Doctors can answer differently too. Following concerns about one drug in the States, the number of prescriptions halved within a year. Here in the UK, however, where far less coverage was given to the problem, prescription numbers actually went up. Because Americans do have to pay for their drugs, the amount of information available over there from sources like Congressional hearings and court cases is much greater. So here are some recent findings about five commonly prescribed types of drugs that you probably won’t be told about and you might want to consider when weighing up whether to go down the drugs or the nutritional route.
Diabetes drugs – Avandia (rosiglitazone) Avandia is one of a class known as thiazolidinediones that has a history of problems, including weight gain, heart problems and liver failure. The other is Actos (pioglitazone). About 2 million prescriptions are made out for these drugs in England every year. Doctors are keen on them because they are effective at controlling blood sugar, but at what cost?
Eighteen months ago a study found that Avandia raised the risk of heart disease.  A few months later, another found it increased heart attacks but not the chances of dying from one.  In the States, as a result, Avandia prescriptions dived sharply. In the UK, however, the drugs watchdog – the Medicines and Healthcare products Regulatory Agency (MHRA) – asserted that all was well and prescriptions have actually risen. Further studies didn’t always find the risk. However, some local bodies have come out against Avandia, including the UK Midlands Therapeutics Review and Advisory Committee (MTRAC) who don’t recommend either Avandia or Actos, consultants in the Greater Glasgow and Clyde area are not giving Avandia to any new patients, and the National Institute for Health and Clinical Excellence (NICE), which offers guidance to healthcare professionals, has warned about the increased heart attack risk.  And in the last few months, two more serious problems with Avandia have been identified – liver failure and bone fracture.
The excellent American consumer watchdog Public Citizen has called for the drug’s withdrawal after identifying 14 cases of liver failure on the official FDA Adverse Events Reporting System (AERS) database. Then a study found that use of thiazolidinediones for more than one year can double the risk of bone fractures in women – that’s on top of the raised risk of fractures that comes with diabetes anyway. Despite all this, the most recent advice available on the DiabetesUK website dates from July 2007 and says that thiazolidinediones "are a safe and effective treatment for Type 2 diabetes”. If you’d like to find out more about the nutritional approach see the Special Report ‘Preventing and Reversing Diabetes’ on my website (log on to the Advice section to access).
Cholesterol-lowering drugs – Statins
The official line is that virtually everyone over 50 should be on these drugs to lower their cholesterol and protect against heart attacks. However, what you are rarely told is just how tiny their benefit is, if you haven’t had a heart attack already. Take the latest big trial known as Jupiter, which was reported as if it was a great success. It found that the statin Crestor reduced the risk of heart attack and strokes by 50% over two years. However, the actual figures are less impressive: 37 people out of 10,000 on a placebo had a heart attack or stroke versus 17 out of 10,000 on a statin. Twenty fewer attacks among 10,000 people means that 500 people (10,000/20) need to take a statin daily for two years to prevent one event.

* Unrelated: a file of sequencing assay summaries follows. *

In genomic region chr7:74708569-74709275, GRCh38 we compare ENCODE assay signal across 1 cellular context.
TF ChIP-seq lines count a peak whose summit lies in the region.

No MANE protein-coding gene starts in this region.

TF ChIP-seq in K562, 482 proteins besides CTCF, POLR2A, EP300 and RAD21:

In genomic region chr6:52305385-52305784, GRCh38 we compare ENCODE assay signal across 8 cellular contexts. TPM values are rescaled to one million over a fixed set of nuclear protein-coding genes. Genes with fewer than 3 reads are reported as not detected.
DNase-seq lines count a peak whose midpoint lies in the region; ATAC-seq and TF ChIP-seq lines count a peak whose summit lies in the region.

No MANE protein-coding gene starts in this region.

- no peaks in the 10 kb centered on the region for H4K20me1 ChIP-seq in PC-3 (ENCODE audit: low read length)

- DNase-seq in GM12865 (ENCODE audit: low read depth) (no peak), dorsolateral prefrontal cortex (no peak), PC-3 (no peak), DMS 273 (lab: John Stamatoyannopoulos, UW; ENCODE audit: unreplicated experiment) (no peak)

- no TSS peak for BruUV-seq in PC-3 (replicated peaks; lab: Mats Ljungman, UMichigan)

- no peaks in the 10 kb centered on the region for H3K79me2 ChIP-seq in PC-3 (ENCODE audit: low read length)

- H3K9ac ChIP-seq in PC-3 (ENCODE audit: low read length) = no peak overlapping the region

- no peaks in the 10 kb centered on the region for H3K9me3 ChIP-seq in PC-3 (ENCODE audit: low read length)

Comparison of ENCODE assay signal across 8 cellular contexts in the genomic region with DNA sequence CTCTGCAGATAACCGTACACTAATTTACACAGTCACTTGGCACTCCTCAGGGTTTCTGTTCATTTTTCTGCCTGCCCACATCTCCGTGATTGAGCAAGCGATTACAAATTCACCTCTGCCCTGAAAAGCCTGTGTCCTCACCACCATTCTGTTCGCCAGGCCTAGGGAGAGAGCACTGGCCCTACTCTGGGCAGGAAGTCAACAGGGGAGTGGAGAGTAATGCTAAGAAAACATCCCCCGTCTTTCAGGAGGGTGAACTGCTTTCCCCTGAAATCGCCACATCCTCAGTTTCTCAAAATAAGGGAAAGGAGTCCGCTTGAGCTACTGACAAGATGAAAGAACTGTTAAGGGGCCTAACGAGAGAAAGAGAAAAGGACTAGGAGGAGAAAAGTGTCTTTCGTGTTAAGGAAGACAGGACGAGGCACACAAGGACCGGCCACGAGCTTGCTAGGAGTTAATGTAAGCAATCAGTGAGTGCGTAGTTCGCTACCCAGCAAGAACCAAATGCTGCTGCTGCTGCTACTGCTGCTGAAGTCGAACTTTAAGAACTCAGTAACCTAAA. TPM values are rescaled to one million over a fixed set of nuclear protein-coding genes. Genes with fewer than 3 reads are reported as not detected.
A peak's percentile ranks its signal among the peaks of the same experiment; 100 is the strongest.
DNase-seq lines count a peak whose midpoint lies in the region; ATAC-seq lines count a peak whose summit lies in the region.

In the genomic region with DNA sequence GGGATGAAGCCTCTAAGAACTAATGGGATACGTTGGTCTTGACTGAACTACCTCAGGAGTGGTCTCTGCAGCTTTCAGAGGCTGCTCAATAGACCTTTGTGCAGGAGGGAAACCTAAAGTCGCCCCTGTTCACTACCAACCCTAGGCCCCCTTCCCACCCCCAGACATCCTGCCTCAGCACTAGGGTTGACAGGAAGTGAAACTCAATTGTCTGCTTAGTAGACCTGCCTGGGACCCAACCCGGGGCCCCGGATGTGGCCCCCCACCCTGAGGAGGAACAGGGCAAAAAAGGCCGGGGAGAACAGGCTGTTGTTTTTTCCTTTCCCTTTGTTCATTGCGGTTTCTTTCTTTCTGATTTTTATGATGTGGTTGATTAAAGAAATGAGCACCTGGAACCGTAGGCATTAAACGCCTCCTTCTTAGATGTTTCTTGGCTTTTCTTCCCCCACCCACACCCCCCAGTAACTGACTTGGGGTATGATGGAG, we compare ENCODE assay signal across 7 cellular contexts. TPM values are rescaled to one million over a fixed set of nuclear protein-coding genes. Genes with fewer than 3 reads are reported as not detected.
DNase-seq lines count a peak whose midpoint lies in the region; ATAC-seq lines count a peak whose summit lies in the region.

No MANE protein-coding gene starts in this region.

The most favourable other studies report benefits of 1/100. Then there are the side-effects. Muscle weakness is a well known one, although there is a big disagreement about how many are affected. A recent paper suggests as many as 9% experience it; supporters claim it is a few as 1/1000. But the Jupiter trial threw up a risk that is much less commonly mentioned – diabetes. While 216 people on a placebo developed diabetes, 270 did in the statin group – an increased risk of 61 in 10,000. That is indeed small but it is greater than your chance of avoiding a heart attack! So perhaps not such a good bet. And there are other reasons for caution with statins. Makers of the best-selling statin Lipitor are currently being sued on the grounds there is no evidence it prevents heart attacks in women. The special feature of the Jupiter trial was that it wasn’t testing for cholesterol-lowering – what statins are known to do – but for reducing a marker for inflammation known as CRP (C-reactive protein) which has been linked with heart disease risk. But if reducing inflammatory markers is your aim, then many nutritional supplements can do the same, without the risk of harmful side effects such as diabetes or muscle pains. For instance, a randomised trial involving 160 healthy men and women who were smokers found a 25% reduction in CRP levels with 515mg a day of vitamin C.  Another study comparing 602 people who took high levels of a number of supplements had greatly improved CRP levels compared to those who took a single supplement or none. If you’d like to find out more about the nutritional approach to reducing cholesterol, read the Special Report ‘What To Do If You Have High Cholesterol’ on my website.
Painkillers – aspirin and the NSAIDS Almost everyone takes an aspirin or some other NSAID (non-steroidal anti-inflammatory drug) such as ibuprofen occasionally with little chance of harm. But used chronically for such conditions as arthritis and joint pain they are famously linked with an increased risk of bleeding and damage to the small intestine. American figures estimate this causes 103,000 hospitalisations and 16,500 deaths. Even so NSAIDS are widely used long term – 70% of people over the age of 65 take them at least once ......
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